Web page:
Proof: By Euclid
(related to Proposition: Prop. 8.15: Number divides Number iff Cube divides Cube)
 For let the cube number $A$ measure the cube (number) $B$, and let $C$ be the side of $A$, and $D$ (the side) of $B$.
 I say that $C$ measures $D$.
 For let $C$ make $E$ (by) multiplying itself.
 And let $D$ make $G$ (by) multiplying itself.
 And, further, [let] $C$ [make] $F$ (by) multiplying $D$, and let $C$, $D$ make $H$, $K$, respectively, (by) multiplying $F$.
 So it is clear that $E$, $F$, $G$ and $A$, $H$, $K$, $B$ are in continued proportion in the ratio of $C$ to $D$ [Prop. 8.12].
 And since $A$, $H$, $K$, $B$ are in continued proportion, and $A$ measures $B$, ($A$) thus also measures $H$ [Prop. 8.7].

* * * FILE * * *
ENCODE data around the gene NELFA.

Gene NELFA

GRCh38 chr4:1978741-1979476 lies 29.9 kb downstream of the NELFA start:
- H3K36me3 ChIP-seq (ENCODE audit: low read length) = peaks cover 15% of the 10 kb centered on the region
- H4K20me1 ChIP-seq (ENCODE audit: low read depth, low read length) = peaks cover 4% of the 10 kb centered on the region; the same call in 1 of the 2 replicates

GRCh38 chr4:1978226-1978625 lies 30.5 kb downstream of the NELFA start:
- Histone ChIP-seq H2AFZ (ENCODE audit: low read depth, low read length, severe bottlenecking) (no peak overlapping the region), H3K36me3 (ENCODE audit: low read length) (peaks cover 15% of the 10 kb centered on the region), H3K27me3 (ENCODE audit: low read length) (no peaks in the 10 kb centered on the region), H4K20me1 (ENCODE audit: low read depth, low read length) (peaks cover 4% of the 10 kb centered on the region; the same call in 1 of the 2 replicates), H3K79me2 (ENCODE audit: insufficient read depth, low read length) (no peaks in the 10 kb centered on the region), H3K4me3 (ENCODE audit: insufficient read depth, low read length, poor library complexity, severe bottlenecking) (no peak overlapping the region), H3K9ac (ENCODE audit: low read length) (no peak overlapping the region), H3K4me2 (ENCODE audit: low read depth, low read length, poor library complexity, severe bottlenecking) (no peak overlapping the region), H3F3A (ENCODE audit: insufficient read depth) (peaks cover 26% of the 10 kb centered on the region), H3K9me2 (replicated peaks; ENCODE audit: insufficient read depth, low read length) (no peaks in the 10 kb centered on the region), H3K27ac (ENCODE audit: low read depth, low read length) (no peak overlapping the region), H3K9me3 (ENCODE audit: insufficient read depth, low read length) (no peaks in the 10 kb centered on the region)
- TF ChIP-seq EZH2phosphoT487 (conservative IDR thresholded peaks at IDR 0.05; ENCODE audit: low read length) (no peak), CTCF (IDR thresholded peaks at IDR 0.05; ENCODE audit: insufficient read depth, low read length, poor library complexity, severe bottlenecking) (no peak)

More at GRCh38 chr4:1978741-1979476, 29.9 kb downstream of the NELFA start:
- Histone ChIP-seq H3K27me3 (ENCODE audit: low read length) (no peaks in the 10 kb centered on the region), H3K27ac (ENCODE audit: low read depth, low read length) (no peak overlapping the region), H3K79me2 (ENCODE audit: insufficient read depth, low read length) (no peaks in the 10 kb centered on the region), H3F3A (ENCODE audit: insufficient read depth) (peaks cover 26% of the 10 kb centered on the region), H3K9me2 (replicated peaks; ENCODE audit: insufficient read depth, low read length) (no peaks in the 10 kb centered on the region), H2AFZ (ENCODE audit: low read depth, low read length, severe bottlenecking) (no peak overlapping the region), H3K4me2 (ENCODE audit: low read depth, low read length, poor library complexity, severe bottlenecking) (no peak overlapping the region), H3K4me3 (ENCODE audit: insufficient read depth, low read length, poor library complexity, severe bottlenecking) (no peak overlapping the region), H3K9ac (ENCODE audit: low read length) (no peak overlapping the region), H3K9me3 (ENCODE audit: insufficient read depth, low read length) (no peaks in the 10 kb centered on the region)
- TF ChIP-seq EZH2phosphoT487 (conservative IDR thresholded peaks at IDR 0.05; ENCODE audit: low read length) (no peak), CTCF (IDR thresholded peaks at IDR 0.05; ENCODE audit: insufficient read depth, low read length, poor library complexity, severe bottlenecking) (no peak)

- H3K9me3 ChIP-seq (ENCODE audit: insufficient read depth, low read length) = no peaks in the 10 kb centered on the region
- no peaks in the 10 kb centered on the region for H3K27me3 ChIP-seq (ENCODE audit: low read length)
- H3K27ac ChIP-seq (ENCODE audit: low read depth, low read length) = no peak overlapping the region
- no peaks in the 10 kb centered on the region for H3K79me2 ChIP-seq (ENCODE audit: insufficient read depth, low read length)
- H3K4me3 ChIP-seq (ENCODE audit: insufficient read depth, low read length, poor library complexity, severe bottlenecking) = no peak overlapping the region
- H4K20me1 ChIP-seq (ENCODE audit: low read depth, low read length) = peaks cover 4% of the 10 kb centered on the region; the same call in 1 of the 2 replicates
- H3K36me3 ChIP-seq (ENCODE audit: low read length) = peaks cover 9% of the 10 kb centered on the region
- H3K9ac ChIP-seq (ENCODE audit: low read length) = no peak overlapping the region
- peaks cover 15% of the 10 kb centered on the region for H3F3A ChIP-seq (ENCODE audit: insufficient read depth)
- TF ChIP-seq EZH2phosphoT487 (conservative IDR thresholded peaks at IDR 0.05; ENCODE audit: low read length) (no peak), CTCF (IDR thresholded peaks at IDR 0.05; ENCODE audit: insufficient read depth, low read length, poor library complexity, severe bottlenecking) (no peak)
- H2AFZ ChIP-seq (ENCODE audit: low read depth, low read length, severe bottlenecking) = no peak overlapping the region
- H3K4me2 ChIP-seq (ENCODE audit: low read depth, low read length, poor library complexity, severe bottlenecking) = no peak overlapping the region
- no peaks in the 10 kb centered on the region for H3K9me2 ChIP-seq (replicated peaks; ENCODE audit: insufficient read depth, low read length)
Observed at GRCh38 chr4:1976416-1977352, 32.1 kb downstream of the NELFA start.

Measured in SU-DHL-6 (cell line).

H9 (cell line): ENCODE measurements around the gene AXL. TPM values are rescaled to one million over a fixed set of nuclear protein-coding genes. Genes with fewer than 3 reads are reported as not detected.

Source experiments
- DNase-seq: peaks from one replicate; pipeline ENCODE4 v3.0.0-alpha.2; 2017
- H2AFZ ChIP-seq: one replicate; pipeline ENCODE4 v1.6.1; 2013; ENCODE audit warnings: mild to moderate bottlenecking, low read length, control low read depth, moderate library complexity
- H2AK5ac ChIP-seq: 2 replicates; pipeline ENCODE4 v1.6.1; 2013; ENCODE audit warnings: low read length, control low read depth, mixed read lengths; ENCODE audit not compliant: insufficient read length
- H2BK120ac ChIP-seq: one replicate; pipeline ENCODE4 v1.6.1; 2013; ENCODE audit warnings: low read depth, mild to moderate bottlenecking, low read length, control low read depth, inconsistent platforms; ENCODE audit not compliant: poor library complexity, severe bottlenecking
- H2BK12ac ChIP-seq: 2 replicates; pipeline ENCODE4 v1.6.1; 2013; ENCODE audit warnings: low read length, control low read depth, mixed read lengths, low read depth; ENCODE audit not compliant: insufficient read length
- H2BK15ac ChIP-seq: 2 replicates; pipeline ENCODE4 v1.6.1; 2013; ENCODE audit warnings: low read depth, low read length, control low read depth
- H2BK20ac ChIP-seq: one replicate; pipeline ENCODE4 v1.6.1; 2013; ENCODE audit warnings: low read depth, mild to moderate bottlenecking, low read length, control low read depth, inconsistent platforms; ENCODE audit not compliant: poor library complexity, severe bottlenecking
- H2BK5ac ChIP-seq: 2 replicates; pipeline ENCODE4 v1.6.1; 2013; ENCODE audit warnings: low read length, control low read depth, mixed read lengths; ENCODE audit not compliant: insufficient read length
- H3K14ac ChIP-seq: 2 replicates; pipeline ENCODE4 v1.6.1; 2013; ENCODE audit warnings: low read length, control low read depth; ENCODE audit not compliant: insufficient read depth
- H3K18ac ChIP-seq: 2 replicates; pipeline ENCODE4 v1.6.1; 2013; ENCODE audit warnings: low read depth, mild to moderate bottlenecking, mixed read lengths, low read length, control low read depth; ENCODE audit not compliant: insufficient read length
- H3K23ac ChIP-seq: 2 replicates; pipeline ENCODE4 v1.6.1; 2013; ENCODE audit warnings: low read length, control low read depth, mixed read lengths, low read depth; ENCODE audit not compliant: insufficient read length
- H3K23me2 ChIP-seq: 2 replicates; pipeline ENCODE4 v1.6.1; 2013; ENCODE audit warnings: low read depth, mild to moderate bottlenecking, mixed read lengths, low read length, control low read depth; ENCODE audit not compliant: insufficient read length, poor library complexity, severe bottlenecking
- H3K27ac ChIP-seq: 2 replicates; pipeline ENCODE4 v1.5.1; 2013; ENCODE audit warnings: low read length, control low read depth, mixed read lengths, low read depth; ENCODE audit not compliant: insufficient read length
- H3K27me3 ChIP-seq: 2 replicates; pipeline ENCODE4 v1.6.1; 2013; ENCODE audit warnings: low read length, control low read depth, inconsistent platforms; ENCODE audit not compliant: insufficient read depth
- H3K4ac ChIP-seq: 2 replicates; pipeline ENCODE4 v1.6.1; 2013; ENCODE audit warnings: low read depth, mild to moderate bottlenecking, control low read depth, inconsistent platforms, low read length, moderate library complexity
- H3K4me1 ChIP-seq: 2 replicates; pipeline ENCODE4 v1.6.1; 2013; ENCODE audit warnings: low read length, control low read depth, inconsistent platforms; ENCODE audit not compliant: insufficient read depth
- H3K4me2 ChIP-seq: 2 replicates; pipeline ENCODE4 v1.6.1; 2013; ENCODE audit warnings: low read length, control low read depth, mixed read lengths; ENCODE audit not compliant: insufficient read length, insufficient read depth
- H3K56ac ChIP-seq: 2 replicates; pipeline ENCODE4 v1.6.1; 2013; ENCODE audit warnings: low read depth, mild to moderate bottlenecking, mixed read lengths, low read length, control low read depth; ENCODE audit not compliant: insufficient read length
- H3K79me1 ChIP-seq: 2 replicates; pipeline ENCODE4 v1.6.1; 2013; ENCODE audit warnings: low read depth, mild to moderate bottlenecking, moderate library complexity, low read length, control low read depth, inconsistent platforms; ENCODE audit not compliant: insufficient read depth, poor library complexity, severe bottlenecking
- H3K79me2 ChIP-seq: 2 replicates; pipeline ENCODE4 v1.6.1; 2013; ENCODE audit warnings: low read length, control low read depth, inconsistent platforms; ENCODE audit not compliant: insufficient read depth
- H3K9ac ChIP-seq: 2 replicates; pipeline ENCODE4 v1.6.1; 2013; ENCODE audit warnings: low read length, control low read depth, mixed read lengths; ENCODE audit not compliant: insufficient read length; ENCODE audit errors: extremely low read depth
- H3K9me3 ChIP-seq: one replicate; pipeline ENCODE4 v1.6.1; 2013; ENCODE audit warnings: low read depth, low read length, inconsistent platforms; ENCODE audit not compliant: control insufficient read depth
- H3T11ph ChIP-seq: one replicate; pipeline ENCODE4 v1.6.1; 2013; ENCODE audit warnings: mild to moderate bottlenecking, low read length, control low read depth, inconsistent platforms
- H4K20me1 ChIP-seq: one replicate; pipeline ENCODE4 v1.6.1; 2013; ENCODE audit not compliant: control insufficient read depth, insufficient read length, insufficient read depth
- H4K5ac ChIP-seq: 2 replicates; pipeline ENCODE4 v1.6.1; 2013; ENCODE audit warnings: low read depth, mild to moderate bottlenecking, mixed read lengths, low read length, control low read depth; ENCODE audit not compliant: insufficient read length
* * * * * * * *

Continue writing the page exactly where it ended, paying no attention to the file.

And as $A$ is to $H$, so $C$ (is) to $D$.
 Thus, $C$ also measures $D$ [Def. 7.20] .
 And so let $C$ measure $D$.
 I say that $A$ will also measure $B$.
 For similarly, with the same construction, we can show that $A$, $H$, $K$, $B$ are in continued proportion in the ratio of $C$ to $D$.
 And since $C$ measures $D$, and as $C$ is to $D$, so $A$ (is) to $H$, $A$ thus also measures $H$ [Def. 7.20] .
 Hence, $A$ also measures $B$.
 (Which is) the very thing it was required to show.
∎
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References
Adapted from (subject to copyright, with kind permission)
 Fitzpatrick, Richard: Euclid's "Elements of Geometry"